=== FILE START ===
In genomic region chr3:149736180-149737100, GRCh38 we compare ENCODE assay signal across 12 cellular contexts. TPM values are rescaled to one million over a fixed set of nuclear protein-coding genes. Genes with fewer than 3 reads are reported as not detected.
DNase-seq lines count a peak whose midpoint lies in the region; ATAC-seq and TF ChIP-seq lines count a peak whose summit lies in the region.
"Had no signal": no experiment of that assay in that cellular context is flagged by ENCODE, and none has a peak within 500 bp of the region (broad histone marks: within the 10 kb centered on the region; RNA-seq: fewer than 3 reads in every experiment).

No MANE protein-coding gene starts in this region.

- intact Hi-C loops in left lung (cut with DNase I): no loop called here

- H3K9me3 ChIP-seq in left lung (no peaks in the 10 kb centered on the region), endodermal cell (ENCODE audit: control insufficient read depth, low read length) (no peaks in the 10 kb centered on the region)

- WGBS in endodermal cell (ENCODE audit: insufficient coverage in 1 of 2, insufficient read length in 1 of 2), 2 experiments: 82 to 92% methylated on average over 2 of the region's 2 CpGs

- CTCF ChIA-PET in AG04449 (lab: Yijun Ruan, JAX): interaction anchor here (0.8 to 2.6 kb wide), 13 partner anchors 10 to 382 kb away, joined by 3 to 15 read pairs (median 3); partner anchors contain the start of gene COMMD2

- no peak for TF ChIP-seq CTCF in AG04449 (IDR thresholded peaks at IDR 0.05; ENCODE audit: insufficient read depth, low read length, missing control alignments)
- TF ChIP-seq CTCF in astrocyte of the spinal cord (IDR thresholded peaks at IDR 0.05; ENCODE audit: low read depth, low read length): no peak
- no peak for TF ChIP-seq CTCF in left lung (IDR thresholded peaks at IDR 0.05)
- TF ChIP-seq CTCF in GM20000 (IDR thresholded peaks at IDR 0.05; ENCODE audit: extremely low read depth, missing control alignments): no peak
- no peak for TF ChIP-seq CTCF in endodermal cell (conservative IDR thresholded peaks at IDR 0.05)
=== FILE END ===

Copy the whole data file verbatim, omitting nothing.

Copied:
In genomic region chr3:149736180-149737100, GRCh38 we compare ENCODE assay signal across 12 cellular contexts. TPM values are rescaled to one million over a fixed set of nuclear protein-coding genes. Genes with fewer than 3 reads are reported as not detected.
DNase-seq lines count a peak whose midpoint lies in the region; ATAC-seq and TF ChIP-seq lines count a peak whose summit lies in the region.
"Had no signal": no experiment of that assay in that cellular context is flagged by ENCODE, and none has a peak within 500 bp of the region (broad histone marks: within the 10 kb centered on the region; RNA-seq: fewer than 3 reads in every experiment).

No MANE protein-coding gene starts in this region.

- intact Hi-C loops in left lung (cut with DNase I): no loop called here

- H3K9me3 ChIP-seq in left lung (no peaks in the 10 kb centered on the region), endodermal cell (ENCODE audit: control insufficient read depth, low read length) (no peaks in the 10 kb centered on the region)

- WGBS in endodermal cell (ENCODE audit: insufficient coverage in 1 of 2, insufficient read length in 1 of 2), 2 experiments: 82 to 92% methylated on average over 2 of the region's 2 CpGs

- CTCF ChIA-PET in AG04449 (lab: Yijun Ruan, JAX): interaction anchor here (0.8 to 2.6 kb wide), 13 partner anchors 10 to 382 kb away, joined by 3 to 15 read pairs (median 3); partner anchors contain the start of gene COMMD2

- no peak for TF ChIP-seq CTCF in AG04449 (IDR thresholded peaks at IDR 0.05; ENCODE audit: insufficient read depth, low read length, missing control alignments)
- TF ChIP-seq CTCF in astrocyte of the spinal cord (IDR thresholded peaks at IDR 0.05; ENCODE audit: low read depth, low read length): no peak
- no peak for TF ChIP-seq CTCF in left lung (IDR thresholded peaks at IDR 0.05)
- TF ChIP-seq CTCF in GM20000 (IDR thresholded peaks at IDR 0.05; ENCODE audit: extremely low read depth, missing control alignments): no peak
- no peak for TF ChIP-seq CTCF in endodermal cell (conservative IDR thresholded peaks at IDR 0.05)